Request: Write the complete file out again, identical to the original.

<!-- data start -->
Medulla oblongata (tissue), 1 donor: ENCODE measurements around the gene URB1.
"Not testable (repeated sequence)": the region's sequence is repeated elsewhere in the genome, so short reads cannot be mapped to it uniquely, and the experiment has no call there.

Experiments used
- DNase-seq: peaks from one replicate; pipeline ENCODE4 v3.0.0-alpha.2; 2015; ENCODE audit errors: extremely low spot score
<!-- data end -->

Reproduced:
Medulla oblongata (tissue), 1 donor: ENCODE measurements around the gene URB1.
"Not testable (repeated sequence)": the region's sequence is repeated elsewhere in the genome, so short reads cannot be mapped to it uniquely, and the experiment has no call there.

Experiments used
- DNase-seq: peaks from one replicate; pipeline ENCODE4 v3.0.0-alpha.2; 2015; ENCODE audit errors: extremely low spot score